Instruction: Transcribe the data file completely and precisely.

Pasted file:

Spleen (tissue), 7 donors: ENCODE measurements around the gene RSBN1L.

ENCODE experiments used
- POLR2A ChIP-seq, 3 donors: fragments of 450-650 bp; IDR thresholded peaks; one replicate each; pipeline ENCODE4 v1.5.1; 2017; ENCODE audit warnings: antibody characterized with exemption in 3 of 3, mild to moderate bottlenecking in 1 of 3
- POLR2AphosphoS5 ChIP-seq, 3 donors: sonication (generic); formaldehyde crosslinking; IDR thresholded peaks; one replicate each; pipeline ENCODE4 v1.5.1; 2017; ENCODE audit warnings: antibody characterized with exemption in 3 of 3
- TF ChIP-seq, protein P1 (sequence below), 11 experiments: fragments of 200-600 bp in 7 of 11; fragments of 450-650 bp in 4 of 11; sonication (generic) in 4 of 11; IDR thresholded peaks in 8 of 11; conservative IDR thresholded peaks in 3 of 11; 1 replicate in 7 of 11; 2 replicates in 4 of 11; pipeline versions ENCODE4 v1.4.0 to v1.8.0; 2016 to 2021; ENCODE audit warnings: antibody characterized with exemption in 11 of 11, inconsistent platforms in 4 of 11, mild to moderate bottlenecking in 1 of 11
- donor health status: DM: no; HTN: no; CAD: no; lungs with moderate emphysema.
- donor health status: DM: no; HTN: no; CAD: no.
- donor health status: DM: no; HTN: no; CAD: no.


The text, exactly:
Spleen (tissue), 7 donors: ENCODE measurements around the gene RSBN1L.

ENCODE experiments used
- POLR2A ChIP-seq, 3 donors: fragments of 450-650 bp; IDR thresholded peaks; one replicate each; pipeline ENCODE4 v1.5.1; 2017; ENCODE audit warnings: antibody characterized with exemption in 3 of 3, mild to moderate bottlenecking in 1 of 3
- POLR2AphosphoS5 ChIP-seq, 3 donors: sonication (generic); formaldehyde crosslinking; IDR thresholded peaks; one replicate each; pipeline ENCODE4 v1.5.1; 2017; ENCODE audit warnings: antibody characterized with exemption in 3 of 3
- TF ChIP-seq, protein P1 (sequence below), 11 experiments: fragments of 200-600 bp in 7 of 11; fragments of 450-650 bp in 4 of 11; sonication (generic) in 4 of 11; IDR thresholded peaks in 8 of 11; conservative IDR thresholded peaks in 3 of 11; 1 replicate in 7 of 11; 2 replicates in 4 of 11; pipeline versions ENCODE4 v1.4.0 to v1.8.0; 2016 to 2021; ENCODE audit warnings: antibody characterized with exemption in 11 of 11, inconsistent platforms in 4 of 11, mild to moderate bottlenecking in 1 of 11
- donor health status: DM: no; HTN: no; CAD: no; lungs with moderate emphysema.
- donor health status: DM: no; HTN: no; CAD: no.
- donor health status: DM: no; HTN: no; CAD: no.